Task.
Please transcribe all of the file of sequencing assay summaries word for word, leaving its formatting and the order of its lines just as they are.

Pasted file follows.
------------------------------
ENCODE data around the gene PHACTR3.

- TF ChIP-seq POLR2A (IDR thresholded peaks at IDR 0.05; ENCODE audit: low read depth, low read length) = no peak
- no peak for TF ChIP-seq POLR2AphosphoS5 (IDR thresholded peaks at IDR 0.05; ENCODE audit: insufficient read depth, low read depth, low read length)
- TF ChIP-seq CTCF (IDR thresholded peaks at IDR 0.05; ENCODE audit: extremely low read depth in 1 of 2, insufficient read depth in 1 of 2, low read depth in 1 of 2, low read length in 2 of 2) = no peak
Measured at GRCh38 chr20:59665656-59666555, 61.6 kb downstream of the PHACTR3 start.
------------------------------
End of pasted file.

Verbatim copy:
ENCODE data around the gene PHACTR3.

- TF ChIP-seq POLR2A (IDR thresholded peaks at IDR 0.05; ENCODE audit: low read depth, low read length) = no peak
- no peak for TF ChIP-seq POLR2AphosphoS5 (IDR thresholded peaks at IDR 0.05; ENCODE audit: insufficient read depth, low read depth, low read length)
- TF ChIP-seq CTCF (IDR thresholded peaks at IDR 0.05; ENCODE audit: extremely low read depth in 1 of 2, insufficient read depth in 1 of 2, low read depth in 1 of 2, low read length in 2 of 2) = no peak
Measured at GRCh38 chr20:59665656-59666555, 61.6 kb downstream of the PHACTR3 start.